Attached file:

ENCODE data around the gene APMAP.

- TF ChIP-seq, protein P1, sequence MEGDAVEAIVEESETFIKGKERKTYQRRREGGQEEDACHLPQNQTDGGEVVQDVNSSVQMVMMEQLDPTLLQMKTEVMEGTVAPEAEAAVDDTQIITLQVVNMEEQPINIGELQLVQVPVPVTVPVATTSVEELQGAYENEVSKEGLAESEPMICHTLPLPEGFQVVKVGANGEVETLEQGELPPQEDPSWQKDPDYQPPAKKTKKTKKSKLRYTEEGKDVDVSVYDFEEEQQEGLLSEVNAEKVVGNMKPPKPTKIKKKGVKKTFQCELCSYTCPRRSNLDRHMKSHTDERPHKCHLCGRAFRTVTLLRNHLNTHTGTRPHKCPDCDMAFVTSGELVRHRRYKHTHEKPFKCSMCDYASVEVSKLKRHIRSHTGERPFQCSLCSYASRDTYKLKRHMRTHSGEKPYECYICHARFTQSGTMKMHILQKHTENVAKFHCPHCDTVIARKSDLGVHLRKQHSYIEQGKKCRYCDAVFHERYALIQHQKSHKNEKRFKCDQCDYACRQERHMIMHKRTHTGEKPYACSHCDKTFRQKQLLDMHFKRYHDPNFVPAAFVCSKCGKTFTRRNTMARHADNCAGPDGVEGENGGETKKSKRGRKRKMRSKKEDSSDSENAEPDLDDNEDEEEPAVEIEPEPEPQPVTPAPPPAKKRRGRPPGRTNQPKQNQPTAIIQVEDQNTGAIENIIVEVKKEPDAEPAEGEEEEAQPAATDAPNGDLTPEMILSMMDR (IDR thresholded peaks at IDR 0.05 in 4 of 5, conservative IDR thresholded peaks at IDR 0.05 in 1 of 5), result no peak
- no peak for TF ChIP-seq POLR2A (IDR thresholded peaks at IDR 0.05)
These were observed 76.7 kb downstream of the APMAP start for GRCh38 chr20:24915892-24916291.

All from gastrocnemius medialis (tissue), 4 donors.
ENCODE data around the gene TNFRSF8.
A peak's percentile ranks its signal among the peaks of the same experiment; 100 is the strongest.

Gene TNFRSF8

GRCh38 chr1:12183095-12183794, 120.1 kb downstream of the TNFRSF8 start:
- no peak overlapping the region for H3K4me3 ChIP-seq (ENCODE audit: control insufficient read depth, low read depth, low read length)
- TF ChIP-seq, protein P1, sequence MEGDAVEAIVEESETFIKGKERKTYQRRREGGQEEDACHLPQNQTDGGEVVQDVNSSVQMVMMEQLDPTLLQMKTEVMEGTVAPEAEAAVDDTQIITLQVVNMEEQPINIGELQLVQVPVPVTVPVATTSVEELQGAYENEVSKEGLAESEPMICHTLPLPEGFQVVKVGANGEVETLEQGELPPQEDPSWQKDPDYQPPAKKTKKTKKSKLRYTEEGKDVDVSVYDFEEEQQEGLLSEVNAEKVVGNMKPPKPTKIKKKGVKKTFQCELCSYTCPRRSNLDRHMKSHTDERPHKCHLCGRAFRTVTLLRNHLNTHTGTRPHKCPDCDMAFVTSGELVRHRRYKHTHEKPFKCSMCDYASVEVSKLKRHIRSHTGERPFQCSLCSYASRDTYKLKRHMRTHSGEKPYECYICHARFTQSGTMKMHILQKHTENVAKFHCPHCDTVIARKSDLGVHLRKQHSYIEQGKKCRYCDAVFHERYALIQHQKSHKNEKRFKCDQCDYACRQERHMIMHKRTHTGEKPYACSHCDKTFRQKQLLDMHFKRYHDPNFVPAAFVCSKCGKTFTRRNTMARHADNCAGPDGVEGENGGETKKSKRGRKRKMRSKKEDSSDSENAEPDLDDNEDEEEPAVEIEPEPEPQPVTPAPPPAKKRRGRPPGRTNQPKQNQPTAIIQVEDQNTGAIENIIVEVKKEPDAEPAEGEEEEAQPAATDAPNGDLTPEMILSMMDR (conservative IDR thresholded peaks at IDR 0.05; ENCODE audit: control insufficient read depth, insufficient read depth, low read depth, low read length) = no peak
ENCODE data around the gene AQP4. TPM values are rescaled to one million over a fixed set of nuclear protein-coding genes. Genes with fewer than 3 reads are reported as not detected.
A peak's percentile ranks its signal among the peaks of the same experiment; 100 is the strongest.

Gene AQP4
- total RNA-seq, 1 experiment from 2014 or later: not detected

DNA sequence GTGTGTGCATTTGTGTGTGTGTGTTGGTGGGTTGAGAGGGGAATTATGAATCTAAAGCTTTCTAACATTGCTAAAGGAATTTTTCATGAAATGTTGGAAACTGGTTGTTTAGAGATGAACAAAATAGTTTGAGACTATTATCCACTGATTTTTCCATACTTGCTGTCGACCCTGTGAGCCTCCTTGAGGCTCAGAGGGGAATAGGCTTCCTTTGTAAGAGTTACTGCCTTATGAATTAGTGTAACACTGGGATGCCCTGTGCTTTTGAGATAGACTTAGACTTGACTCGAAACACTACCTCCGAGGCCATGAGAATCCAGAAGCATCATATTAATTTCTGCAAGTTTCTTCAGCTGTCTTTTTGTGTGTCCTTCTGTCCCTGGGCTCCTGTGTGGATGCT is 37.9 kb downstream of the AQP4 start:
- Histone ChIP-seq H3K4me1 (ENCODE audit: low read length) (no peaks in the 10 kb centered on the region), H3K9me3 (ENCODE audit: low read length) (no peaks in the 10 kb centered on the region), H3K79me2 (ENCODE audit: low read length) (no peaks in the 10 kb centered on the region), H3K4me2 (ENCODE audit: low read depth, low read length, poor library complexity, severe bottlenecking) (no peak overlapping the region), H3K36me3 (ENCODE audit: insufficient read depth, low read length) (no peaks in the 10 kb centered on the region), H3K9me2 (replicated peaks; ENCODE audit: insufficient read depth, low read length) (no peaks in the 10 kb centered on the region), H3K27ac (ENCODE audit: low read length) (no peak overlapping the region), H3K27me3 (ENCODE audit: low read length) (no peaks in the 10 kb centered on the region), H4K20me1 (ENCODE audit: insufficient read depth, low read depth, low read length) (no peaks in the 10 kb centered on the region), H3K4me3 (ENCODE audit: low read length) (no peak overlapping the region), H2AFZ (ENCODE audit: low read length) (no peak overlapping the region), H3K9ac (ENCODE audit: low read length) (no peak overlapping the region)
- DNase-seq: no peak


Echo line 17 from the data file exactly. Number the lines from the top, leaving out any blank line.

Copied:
- Histone ChIP-seq H3K4me1 (ENCODE audit: low read length) (no peaks in the 10 kb centered on the region), H3K9me3 (ENCODE audit: low read length) (no peaks in the 10 kb centered on the region), H3K79me2 (ENCODE audit: low read length) (no peaks in the 10 kb centered on the region), H3K4me2 (ENCODE audit: low read depth, low read length, poor library complexity, severe bottlenecking) (no peak overlapping the region), H3K36me3 (ENCODE audit: insufficient read depth, low read length) (no peaks in the 10 kb centered on the region), H3K9me2 (replicated peaks; ENCODE audit: insufficient read depth, low read length) (no peaks in the 10 kb centered on the region), H3K27ac (ENCODE audit: low read length) (no peak overlapping the region), H3K27me3 (ENCODE audit: low read length) (no peaks in the 10 kb centered on the region), H4K20me1 (ENCODE audit: insufficient read depth, low read depth, low read length) (no peaks in the 10 kb centered on the region), H3K4me3 (ENCODE audit: low read length) (no peak overlapping the region), H2AFZ (ENCODE audit: low read length) (no peak overlapping the region), H3K9ac (ENCODE audit: low read length) (no peak overlapping the region)